COVID-19 illness and treatment decrease bone mineral density of surviving hospitalized patients

Berktaş B. M., Gökçek A., Hoca N. T., Koyuncu A.

European Review for Medical and Pharmacological Sciences, vol.26, no.8, pp.3046-3056, 2022 (SCI-Expanded) identifier identifier identifier

  • Publication Type: Article / Article
  • Volume: 26 Issue: 8
  • Publication Date: 2022
  • Doi Number: 10.26355/eurrev_202204_28636
  • Journal Name: European Review for Medical and Pharmacological Sciences
  • Journal Indexes: Science Citation Index Expanded (SCI-EXPANDED), Scopus, EMBASE, MEDLINE, Directory of Open Access Journals
  • Page Numbers: pp.3046-3056
  • Keywords: COVID-19, SARS-CoV-2, Osteoporosis, Bone mineral density, Hypocalcemia, MANAGEMENT, RISK, SARS, HIP
  • Ataturk University Affiliated: No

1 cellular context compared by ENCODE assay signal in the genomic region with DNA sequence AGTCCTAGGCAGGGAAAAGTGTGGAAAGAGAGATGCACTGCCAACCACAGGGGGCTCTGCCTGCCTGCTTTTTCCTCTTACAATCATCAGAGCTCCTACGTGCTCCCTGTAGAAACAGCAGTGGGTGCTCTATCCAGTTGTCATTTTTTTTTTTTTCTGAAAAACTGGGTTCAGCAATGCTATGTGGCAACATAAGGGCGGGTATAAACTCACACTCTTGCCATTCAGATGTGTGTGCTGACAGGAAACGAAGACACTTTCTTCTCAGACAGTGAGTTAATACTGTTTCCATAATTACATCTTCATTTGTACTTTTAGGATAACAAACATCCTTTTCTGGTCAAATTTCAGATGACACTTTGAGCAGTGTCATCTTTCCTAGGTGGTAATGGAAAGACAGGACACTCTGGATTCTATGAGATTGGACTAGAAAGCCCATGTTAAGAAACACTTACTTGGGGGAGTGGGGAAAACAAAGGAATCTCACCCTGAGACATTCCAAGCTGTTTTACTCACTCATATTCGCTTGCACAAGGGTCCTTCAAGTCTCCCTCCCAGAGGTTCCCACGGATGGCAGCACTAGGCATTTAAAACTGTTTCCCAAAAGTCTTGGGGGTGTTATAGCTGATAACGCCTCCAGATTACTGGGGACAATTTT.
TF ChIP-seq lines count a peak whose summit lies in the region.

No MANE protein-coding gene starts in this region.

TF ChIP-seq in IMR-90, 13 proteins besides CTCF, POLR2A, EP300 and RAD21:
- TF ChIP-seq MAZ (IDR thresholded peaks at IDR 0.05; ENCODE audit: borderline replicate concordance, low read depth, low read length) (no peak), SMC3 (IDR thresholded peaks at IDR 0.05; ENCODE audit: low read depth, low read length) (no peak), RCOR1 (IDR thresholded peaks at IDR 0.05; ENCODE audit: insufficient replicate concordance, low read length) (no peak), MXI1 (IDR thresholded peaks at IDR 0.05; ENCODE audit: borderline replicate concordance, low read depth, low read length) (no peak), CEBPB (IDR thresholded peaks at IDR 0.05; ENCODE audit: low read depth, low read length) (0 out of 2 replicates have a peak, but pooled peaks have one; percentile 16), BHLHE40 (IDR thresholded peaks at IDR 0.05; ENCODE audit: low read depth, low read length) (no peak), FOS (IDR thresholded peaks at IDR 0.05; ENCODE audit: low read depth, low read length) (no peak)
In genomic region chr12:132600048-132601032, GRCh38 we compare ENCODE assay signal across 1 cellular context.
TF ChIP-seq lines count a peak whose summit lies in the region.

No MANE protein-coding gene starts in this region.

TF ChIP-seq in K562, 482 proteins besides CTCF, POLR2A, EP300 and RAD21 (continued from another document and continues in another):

© 2022 Verduci Editore s.r.l. All rights reserved.OBJECTIVE: The number patients surviving COVID-19 hospitalization is steadily increasing. Follow-up management for these patients relies on an understanding of the long-term effects of COVID-19. Specifically, there are insufficient data about the lasting effects of COVID-19 on bone health. We aim in this study to evaluate whether COVID-19 illness and treatment adversely affect the bone health of surviving patients. PATIENTS AND METHODS: We assessed the bone mineral density (BMD) of hospitalized COVID-19 patients at diagnosis and at follow-up visits. Using the chest computed tomography (CT) scans of patients that were obtained for clinical management at diagnosis and follow-up visits, BMD was retrospectively measured by quantitative CT. The effect of COVID-19 severity markers and treatment-related factors on BMD were also assessed. RESULTS: BMD decreased by a mean of 8.6% (± 10.5%) from diagnosis to follow-up. The follow-up visits occurred at a mean of 81 (± 48) days after hospital discharge. The BMD decrease was significantly greater than expected for age-related annual BMD loss. The osteoporosis ratio increased two-fold after hospitalization for COVID-19 because of this substantial bone loss. On multivariable linear regression, only severity of COVID-19 pneumonia on initial chest CT and total steroid dose were predictive of change in BMD after COVID-19 hospitalization. CONCLUSIONS: Secondary osteoporosis may occur as a post-acute sequela of COVID-19. Therefore, the bone health status of patients surviving COVID-19 hospitalization should be monitored closely at follow-up visits, to facilitate the prevention and early treatment of osteoporosis complications.